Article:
It’s well known that lots of baby boomers don’t see themselves as “old” and don’t like to be regarded as “seniors”, “retirees”, “oldies” or other terms that suggest that they’re “past it”.
We all think that the date on our birth certificate is wrong and we’re 10 – 20 years younger than that.
While there’s plenty of research showing what baby boomers don’t like to be called, there’s no consensus on a term that’s generally acceptable.
A new entry which shows lots of promise is “super adults.” This description appears to have been coined in England and is now generating some attention in America. The time is certainly right to replace the descriptions that were used during the second half of the last century, when many people who retired at 65 really were “old” and looking for a quiet life.
In the 21st century, it’s different! Most people who leave full time work intend to live busy, active lives for as long as they can. Baby Boomers in their 60s and 70s are the new 40s and 50s and they want to be taken seriously and treated with respect. Many in the media haven’t woken up to this fact and last century’s stereotypes still abound.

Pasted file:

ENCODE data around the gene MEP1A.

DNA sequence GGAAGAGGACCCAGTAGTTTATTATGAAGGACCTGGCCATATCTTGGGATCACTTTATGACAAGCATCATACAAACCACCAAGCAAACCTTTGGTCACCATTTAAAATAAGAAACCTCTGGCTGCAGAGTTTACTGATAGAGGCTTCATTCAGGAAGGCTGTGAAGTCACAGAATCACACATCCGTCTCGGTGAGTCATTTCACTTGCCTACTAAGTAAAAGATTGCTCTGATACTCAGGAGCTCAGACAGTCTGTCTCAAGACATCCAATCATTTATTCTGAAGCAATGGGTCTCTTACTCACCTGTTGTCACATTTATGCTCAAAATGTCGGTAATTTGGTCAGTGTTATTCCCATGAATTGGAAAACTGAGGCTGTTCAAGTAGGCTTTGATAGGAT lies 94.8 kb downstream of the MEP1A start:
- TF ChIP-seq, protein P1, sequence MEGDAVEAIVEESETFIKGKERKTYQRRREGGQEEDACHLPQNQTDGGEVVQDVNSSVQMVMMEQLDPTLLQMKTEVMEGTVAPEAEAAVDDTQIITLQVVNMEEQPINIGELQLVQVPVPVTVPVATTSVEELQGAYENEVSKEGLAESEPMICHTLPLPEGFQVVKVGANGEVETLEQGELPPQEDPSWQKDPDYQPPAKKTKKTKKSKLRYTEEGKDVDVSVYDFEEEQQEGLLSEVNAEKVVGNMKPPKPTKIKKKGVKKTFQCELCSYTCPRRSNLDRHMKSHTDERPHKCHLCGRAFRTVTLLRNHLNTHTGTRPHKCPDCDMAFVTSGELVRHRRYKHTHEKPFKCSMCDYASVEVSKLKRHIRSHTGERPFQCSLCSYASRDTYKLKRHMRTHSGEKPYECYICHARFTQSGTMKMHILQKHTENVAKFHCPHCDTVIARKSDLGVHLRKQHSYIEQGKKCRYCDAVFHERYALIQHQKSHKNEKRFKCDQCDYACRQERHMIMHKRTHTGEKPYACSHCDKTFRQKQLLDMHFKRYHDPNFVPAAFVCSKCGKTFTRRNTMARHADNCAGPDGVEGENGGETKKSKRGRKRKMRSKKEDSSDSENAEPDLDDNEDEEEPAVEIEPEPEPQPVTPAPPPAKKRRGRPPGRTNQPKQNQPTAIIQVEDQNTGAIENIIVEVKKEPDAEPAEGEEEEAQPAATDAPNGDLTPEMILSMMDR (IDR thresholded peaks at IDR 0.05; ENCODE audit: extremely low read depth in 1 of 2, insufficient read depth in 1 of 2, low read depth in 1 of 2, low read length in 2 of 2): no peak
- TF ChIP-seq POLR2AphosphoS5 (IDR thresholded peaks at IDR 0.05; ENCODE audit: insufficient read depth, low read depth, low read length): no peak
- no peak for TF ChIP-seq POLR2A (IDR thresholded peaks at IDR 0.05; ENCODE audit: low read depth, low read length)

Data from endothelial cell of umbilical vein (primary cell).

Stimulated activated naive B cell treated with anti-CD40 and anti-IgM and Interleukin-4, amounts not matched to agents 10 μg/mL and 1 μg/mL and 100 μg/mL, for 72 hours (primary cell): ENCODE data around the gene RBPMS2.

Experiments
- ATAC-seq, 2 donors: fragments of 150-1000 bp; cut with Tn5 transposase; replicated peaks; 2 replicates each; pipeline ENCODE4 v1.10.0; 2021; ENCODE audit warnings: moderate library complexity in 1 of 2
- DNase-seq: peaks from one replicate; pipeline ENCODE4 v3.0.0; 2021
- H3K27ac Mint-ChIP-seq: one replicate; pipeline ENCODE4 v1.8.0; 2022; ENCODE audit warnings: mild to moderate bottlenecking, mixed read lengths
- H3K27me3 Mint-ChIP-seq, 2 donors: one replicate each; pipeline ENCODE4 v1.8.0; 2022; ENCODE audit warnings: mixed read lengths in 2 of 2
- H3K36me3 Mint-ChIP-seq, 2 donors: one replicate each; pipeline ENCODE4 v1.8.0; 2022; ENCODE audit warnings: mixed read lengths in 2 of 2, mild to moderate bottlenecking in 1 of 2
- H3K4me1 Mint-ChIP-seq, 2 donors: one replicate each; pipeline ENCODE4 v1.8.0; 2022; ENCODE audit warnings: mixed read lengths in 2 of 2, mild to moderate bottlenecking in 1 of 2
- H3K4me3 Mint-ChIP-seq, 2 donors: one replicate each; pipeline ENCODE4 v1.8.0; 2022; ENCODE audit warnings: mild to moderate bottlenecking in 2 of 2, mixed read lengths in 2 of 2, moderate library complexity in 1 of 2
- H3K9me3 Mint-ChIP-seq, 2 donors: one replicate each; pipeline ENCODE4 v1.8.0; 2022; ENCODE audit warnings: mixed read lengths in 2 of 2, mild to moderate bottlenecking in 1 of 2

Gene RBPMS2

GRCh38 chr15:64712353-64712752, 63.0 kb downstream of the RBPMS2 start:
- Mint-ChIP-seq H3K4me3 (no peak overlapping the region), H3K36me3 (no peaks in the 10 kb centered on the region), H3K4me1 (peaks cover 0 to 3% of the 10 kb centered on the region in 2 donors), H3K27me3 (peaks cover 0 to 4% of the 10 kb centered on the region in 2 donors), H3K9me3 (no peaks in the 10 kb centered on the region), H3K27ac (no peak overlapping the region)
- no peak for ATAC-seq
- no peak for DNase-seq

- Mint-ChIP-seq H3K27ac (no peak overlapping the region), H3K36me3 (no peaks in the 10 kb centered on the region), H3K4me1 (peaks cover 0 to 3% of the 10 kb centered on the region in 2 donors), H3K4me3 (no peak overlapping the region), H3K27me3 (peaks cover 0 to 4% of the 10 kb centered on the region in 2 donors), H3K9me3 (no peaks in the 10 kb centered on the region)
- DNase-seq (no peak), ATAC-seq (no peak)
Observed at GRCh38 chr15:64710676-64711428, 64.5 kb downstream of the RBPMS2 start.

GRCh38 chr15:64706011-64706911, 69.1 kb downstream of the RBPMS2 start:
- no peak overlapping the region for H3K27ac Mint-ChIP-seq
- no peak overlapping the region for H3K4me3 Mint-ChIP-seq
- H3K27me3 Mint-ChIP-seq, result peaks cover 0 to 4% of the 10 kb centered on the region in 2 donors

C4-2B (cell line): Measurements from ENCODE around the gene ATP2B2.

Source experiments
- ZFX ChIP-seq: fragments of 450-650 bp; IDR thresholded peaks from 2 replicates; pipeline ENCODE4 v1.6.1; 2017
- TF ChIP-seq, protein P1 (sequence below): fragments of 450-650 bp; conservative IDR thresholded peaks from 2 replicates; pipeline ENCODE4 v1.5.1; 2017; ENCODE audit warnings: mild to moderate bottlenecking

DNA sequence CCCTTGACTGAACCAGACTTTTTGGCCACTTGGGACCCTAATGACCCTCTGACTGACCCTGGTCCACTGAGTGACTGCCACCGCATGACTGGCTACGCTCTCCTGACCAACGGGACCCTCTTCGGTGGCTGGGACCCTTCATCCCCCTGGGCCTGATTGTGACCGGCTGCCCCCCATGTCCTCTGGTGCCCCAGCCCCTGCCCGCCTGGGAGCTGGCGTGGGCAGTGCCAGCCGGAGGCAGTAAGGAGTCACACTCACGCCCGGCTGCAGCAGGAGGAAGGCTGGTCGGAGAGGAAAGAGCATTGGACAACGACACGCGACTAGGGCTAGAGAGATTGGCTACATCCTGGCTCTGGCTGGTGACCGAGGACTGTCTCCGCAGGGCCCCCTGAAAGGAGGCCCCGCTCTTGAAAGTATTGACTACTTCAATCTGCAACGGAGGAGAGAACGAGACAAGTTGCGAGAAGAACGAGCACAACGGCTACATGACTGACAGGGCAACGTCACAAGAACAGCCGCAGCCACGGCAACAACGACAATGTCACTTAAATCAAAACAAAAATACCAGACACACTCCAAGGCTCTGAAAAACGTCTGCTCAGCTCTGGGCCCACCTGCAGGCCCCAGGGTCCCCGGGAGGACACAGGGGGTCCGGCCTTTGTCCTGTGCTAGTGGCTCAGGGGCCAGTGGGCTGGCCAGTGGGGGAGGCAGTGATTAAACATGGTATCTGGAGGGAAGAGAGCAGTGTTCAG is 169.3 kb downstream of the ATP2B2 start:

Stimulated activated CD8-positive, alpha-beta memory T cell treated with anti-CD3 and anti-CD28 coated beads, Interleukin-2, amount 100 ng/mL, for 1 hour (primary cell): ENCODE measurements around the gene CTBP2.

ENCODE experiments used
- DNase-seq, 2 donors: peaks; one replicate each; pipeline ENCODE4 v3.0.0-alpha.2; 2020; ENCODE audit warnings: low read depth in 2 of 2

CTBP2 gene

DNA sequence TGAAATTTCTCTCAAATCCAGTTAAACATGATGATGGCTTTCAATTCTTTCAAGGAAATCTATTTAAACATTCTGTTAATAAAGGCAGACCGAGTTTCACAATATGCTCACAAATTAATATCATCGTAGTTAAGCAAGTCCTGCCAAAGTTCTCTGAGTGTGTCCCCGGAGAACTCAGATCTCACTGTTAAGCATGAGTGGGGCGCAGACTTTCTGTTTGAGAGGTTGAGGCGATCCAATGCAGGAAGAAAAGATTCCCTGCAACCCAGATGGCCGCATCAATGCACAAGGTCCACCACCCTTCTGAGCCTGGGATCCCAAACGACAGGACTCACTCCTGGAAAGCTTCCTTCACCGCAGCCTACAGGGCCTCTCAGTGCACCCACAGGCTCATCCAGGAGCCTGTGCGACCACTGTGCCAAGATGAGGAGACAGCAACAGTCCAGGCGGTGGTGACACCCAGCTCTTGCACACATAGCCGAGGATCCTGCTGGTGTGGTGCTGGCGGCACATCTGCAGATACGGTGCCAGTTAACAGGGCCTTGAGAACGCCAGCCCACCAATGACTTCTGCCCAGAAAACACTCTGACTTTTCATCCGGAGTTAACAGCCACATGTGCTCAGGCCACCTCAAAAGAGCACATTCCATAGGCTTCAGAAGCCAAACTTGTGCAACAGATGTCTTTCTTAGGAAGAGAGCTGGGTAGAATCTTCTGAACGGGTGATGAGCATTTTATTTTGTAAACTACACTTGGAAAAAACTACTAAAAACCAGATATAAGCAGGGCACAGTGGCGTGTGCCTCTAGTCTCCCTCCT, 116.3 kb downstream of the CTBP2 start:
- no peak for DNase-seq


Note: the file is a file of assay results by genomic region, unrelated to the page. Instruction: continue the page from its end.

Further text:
“Super Adults” sounds a lot sexier than “seniors” or “retirees” and in many ways, it’s more appropriate. Super adults have made it to their 60s or early 70s, while many of their friends have not. They have experienced the ups and downs of life. They have adapted to huge changes. They have tasted victories and defeats and hopefully learned from both. Many have reached maturity and gained some wisdom from the journey, while others are still searching.
While people in their 60s and 70s may not be as strong and physically attractive as they were 30 – 40 years ago, they have traded youth and beauty for experience and wisdom. If wiser heads now sit on less beautiful bodies, that’s a great achievement to be respected in our culture and a good reason to value this age group as “Super Adults”.